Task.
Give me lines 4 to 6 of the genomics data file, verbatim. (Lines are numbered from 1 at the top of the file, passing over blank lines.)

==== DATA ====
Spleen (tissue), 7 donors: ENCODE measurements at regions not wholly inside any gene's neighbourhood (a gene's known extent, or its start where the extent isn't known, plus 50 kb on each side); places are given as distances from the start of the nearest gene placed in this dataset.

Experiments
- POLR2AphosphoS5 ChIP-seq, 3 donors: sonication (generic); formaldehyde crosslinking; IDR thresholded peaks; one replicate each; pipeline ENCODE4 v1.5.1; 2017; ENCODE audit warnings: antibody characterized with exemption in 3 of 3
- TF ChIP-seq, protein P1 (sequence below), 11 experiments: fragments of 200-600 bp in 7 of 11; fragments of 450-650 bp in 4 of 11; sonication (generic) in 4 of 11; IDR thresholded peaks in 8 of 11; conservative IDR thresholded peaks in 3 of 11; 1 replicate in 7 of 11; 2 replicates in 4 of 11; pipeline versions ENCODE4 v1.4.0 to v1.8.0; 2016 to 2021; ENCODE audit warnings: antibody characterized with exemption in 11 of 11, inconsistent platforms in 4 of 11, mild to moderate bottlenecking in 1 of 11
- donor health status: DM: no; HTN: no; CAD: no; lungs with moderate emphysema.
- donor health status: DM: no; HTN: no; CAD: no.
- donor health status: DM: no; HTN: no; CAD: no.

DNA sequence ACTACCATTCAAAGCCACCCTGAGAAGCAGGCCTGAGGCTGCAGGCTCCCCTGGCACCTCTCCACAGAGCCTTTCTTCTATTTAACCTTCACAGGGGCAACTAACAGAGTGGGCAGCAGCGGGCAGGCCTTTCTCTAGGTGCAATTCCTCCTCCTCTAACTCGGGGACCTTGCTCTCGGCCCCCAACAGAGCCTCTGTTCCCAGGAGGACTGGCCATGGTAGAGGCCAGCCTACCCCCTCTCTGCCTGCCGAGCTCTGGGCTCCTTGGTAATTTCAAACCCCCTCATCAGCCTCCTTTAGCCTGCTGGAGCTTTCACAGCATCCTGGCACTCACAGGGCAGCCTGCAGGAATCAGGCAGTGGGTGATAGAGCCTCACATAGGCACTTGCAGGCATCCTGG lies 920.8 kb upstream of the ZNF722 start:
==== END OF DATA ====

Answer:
- TF ChIP-seq, protein P1 (sequence below), 11 experiments: fragments of 200-600 bp in 7 of 11; fragments of 450-650 bp in 4 of 11; sonication (generic) in 4 of 11; IDR thresholded peaks in 8 of 11; conservative IDR thresholded peaks in 3 of 11; 1 replicate in 7 of 11; 2 replicates in 4 of 11; pipeline versions ENCODE4 v1.4.0 to v1.8.0; 2016 to 2021; ENCODE audit warnings: antibody characterized with exemption in 11 of 11, inconsistent platforms in 4 of 11, mild to moderate bottlenecking in 1 of 11
- donor health status: DM: no; HTN: no; CAD: no; lungs with moderate emphysema.
- donor health status: DM: no; HTN: no; CAD: no.